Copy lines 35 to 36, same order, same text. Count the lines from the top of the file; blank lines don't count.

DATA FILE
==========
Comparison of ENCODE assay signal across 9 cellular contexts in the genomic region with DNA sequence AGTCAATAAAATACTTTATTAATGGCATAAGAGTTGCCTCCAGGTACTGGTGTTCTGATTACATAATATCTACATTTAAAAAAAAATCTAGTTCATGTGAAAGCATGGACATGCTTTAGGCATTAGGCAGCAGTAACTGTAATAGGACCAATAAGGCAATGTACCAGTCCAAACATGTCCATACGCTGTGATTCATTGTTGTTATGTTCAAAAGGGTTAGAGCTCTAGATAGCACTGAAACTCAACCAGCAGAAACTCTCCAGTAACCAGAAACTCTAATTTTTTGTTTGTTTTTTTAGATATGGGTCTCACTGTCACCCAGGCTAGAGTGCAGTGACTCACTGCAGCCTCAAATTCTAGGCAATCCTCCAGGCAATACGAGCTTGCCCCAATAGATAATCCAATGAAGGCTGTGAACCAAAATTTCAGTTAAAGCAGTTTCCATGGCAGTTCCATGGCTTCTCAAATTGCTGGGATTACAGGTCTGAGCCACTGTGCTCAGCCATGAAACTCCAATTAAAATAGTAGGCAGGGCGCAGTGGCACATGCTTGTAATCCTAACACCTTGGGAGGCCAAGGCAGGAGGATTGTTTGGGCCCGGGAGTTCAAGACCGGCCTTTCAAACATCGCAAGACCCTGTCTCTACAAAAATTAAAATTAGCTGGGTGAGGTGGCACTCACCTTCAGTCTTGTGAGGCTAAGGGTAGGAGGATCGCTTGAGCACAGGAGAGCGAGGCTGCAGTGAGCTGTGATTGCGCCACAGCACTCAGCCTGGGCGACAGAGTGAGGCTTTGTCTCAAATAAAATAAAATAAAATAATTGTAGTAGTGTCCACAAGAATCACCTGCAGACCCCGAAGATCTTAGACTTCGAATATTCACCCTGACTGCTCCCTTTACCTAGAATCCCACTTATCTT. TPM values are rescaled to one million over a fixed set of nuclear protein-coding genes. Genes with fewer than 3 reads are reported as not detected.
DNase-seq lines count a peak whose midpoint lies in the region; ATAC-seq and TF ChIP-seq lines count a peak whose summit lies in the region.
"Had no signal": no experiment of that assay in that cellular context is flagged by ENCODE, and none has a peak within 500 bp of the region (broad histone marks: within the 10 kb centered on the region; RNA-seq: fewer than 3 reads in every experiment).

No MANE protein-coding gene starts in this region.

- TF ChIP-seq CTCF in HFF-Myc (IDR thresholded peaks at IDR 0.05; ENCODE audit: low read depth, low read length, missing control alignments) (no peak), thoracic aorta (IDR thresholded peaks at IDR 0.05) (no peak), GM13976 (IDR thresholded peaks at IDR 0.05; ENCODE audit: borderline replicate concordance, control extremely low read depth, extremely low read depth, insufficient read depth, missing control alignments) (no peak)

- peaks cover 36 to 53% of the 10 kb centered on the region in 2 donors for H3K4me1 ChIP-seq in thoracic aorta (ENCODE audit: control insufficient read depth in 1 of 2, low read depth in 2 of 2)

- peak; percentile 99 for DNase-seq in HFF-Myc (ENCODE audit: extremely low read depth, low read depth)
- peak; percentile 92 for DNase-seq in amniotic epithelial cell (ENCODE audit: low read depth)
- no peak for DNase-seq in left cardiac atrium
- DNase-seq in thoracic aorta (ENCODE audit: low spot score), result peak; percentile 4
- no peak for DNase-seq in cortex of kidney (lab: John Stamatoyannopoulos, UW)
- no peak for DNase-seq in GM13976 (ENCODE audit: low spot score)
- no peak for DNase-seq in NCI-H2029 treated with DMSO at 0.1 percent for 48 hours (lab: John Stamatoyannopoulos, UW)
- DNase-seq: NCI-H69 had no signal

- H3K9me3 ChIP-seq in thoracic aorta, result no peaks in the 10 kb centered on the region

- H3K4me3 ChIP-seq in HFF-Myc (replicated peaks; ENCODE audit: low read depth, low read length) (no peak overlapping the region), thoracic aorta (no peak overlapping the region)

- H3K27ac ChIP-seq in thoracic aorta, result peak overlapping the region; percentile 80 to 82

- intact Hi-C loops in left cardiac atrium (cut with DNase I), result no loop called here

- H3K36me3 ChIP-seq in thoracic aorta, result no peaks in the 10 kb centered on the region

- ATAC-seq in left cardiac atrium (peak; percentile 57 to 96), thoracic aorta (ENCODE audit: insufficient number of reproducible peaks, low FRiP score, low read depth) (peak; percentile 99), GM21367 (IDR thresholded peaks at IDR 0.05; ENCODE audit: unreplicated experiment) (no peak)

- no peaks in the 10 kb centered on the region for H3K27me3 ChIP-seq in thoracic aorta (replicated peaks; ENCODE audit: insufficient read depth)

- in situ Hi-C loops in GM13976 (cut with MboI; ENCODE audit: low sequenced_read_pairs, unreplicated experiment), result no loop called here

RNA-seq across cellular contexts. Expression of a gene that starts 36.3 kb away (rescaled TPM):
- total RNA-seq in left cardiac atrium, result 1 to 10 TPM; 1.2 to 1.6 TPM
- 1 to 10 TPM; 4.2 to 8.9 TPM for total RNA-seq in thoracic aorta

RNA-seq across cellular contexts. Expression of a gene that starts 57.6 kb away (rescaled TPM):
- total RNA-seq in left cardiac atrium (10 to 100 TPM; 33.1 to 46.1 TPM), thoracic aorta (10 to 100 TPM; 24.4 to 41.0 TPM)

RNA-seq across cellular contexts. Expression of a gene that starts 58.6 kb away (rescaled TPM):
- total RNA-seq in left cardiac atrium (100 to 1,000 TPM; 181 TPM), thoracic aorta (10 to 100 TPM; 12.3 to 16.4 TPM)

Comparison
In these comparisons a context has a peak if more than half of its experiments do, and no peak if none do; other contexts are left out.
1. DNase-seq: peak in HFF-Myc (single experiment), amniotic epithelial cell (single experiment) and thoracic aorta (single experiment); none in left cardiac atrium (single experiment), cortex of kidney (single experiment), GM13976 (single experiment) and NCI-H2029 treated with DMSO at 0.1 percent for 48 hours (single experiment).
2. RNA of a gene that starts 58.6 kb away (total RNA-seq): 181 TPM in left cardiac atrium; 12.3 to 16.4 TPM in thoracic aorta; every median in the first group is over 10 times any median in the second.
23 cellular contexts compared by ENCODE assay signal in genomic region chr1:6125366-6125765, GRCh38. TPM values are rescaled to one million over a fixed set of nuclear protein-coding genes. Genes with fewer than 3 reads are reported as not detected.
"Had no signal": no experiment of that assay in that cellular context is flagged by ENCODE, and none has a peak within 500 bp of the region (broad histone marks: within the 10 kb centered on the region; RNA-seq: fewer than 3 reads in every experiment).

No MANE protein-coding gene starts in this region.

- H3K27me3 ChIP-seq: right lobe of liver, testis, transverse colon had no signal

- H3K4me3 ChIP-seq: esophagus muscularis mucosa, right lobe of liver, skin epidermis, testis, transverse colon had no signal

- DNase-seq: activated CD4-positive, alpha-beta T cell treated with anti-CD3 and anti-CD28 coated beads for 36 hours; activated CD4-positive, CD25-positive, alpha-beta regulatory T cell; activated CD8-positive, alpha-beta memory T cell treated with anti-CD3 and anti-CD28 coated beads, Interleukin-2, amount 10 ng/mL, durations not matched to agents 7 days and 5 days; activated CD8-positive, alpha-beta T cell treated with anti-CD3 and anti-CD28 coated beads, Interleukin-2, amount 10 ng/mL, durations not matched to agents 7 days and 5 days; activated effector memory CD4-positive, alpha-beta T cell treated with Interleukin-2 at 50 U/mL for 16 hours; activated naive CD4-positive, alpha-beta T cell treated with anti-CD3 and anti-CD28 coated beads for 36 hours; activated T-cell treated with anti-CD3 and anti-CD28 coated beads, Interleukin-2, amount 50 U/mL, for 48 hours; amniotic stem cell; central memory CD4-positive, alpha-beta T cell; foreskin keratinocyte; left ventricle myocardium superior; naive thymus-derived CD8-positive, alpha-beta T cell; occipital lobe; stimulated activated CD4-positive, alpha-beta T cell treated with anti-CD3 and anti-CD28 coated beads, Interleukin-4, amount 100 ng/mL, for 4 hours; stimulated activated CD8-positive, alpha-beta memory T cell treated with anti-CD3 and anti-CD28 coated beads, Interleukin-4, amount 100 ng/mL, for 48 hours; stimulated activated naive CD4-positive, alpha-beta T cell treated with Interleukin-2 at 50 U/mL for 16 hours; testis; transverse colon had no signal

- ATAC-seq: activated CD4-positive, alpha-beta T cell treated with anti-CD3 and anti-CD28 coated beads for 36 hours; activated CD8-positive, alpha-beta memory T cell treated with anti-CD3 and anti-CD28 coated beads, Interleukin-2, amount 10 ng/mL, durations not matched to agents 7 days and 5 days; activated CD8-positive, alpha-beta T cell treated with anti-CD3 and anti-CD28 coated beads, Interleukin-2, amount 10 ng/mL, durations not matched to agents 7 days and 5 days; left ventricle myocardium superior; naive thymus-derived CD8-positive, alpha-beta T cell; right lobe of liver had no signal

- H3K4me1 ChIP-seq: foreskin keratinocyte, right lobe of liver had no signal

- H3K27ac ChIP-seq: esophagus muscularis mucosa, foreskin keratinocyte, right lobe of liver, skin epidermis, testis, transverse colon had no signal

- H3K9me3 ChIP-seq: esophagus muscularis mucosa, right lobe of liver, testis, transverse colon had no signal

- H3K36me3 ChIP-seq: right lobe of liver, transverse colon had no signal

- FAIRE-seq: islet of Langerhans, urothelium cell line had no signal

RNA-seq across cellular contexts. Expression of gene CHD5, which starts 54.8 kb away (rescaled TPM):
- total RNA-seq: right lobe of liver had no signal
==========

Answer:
"Had no signal": no experiment of that assay in that cellular context is flagged by ENCODE, and none has a peak within 500 bp of the region (broad histone marks: within the 10 kb centered on the region; RNA-seq: fewer than 3 reads in every experiment).

No MANE protein-coding gene starts in this region.